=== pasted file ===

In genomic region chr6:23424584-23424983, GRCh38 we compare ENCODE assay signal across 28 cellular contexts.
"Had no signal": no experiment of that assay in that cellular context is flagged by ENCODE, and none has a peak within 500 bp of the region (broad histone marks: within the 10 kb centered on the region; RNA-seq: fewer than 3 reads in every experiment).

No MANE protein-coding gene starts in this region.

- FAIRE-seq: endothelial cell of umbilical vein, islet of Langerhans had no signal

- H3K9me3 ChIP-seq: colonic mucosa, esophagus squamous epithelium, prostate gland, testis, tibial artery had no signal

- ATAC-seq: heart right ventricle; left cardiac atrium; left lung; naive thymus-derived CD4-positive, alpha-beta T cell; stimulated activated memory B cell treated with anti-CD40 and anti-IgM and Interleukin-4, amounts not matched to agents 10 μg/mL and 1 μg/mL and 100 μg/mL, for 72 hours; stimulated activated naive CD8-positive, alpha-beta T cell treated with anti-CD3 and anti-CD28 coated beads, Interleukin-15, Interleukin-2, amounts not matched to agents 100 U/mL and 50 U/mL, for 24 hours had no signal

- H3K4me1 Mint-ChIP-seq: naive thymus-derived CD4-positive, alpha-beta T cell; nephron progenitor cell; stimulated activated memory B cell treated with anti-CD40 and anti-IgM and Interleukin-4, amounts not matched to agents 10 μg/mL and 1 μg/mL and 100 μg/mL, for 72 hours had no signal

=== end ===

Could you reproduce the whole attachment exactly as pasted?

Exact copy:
In genomic region chr6:23424584-23424983, GRCh38 we compare ENCODE assay signal across 28 cellular contexts.
"Had no signal": no experiment of that assay in that cellular context is flagged by ENCODE, and none has a peak within 500 bp of the region (broad histone marks: within the 10 kb centered on the region; RNA-seq: fewer than 3 reads in every experiment).

No MANE protein-coding gene starts in this region.

- FAIRE-seq: endothelial cell of umbilical vein, islet of Langerhans had no signal

- H3K9me3 ChIP-seq: colonic mucosa, esophagus squamous epithelium, prostate gland, testis, tibial artery had no signal

- ATAC-seq: heart right ventricle; left cardiac atrium; left lung; naive thymus-derived CD4-positive, alpha-beta T cell; stimulated activated memory B cell treated with anti-CD40 and anti-IgM and Interleukin-4, amounts not matched to agents 10 μg/mL and 1 μg/mL and 100 μg/mL, for 72 hours; stimulated activated naive CD8-positive, alpha-beta T cell treated with anti-CD3 and anti-CD28 coated beads, Interleukin-15, Interleukin-2, amounts not matched to agents 100 U/mL and 50 U/mL, for 24 hours had no signal

- H3K4me1 Mint-ChIP-seq: naive thymus-derived CD4-positive, alpha-beta T cell; nephron progenitor cell; stimulated activated memory B cell treated with anti-CD40 and anti-IgM and Interleukin-4, amounts not matched to agents 10 μg/mL and 1 μg/mL and 100 μg/mL, for 72 hours had no signal